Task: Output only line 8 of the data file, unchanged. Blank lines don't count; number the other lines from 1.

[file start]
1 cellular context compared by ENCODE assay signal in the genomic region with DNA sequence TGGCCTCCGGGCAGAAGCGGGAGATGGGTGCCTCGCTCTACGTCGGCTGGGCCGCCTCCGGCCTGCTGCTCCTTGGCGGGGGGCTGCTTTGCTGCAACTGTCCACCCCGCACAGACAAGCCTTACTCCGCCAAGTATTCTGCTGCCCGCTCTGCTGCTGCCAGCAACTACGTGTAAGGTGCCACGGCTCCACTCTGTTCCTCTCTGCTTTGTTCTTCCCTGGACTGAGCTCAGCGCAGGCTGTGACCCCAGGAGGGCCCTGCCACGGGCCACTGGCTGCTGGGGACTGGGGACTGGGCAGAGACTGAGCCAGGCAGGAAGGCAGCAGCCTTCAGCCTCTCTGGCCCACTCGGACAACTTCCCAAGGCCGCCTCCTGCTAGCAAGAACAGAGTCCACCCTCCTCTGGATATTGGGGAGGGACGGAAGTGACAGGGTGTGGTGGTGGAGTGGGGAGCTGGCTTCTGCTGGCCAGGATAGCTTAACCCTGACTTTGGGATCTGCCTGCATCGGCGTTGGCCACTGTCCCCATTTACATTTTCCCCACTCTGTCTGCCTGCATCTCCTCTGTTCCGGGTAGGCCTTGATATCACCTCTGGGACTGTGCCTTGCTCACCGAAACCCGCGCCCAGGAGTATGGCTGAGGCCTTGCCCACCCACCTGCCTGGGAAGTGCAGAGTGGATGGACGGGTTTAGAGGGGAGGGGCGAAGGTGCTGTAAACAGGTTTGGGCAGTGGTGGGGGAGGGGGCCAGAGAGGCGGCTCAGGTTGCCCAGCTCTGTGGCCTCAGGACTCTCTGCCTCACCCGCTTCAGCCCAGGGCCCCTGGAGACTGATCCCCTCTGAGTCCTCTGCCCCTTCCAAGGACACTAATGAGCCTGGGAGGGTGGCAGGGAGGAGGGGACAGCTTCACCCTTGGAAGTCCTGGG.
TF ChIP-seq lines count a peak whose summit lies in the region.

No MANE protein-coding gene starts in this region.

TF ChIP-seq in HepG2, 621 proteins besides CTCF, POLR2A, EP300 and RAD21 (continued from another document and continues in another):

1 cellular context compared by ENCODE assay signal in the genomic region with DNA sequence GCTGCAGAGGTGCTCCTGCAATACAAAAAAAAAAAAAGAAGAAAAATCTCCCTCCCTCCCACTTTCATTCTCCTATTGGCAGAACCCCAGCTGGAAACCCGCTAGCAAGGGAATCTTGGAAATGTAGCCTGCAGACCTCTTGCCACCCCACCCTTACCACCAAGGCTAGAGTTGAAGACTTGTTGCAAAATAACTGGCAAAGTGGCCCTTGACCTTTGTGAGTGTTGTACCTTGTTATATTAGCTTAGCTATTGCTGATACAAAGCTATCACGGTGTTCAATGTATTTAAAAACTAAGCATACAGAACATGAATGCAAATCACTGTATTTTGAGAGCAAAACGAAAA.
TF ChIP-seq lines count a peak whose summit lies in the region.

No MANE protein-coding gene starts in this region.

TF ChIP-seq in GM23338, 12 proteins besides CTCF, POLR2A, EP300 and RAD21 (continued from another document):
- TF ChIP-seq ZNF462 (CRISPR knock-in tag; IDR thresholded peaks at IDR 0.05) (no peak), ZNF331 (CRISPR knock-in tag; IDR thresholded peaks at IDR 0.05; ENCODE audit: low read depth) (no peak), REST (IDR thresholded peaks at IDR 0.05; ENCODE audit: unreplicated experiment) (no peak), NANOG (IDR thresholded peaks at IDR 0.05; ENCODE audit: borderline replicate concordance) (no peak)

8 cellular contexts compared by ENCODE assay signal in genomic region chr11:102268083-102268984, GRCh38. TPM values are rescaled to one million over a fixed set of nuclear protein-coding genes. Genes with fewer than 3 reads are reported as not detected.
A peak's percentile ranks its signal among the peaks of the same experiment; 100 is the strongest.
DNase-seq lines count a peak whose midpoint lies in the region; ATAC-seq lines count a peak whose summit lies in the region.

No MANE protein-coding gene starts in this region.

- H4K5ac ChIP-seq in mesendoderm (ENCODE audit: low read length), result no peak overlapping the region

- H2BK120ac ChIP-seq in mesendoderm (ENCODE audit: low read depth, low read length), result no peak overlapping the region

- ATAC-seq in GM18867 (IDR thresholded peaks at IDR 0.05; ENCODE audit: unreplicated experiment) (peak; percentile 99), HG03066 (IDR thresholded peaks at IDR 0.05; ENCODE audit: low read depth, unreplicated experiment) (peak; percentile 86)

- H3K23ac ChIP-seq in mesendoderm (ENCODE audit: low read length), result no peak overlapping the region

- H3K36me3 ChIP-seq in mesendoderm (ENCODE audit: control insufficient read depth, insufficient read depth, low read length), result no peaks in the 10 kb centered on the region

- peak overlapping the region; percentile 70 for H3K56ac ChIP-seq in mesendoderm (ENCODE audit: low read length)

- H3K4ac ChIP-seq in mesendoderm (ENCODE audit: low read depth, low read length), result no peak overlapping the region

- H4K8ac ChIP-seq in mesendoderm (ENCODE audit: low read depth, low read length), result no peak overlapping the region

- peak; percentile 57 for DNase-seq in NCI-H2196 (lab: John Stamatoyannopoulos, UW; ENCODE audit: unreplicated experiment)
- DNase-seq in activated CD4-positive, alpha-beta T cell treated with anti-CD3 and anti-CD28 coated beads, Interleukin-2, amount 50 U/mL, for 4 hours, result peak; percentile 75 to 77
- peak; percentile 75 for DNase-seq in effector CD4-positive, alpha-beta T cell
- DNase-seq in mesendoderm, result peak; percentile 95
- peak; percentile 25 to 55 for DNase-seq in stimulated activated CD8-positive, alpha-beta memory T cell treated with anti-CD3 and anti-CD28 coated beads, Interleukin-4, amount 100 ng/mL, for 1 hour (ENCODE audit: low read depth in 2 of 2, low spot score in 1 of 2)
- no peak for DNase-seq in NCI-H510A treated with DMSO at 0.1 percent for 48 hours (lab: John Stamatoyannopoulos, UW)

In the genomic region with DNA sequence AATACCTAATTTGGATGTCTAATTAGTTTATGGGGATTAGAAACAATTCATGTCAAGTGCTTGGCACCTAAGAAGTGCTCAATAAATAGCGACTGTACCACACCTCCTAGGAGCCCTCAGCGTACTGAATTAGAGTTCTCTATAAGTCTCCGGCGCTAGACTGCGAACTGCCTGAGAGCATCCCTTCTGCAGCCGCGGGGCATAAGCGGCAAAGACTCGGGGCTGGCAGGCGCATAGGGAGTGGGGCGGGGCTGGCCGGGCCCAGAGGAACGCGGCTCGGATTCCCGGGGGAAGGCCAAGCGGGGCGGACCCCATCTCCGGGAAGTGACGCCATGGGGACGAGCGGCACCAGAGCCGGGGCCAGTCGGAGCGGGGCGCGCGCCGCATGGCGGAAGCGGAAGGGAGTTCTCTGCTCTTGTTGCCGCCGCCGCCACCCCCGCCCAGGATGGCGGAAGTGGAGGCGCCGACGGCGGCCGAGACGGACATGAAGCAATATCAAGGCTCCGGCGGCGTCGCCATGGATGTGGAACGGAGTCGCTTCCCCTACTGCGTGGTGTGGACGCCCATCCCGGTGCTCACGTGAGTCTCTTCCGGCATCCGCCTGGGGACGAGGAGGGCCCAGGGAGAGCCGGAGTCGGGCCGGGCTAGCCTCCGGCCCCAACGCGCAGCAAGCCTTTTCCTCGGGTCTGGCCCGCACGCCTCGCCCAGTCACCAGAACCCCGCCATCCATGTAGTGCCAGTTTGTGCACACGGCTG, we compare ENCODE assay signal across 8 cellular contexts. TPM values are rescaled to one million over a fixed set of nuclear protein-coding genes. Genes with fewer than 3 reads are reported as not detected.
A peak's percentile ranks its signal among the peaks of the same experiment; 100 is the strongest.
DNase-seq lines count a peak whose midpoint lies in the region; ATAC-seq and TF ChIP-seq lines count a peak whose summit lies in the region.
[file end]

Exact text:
TF ChIP-seq in GM23338, 12 proteins besides CTCF, POLR2A, EP300 and RAD21 (continued from another document):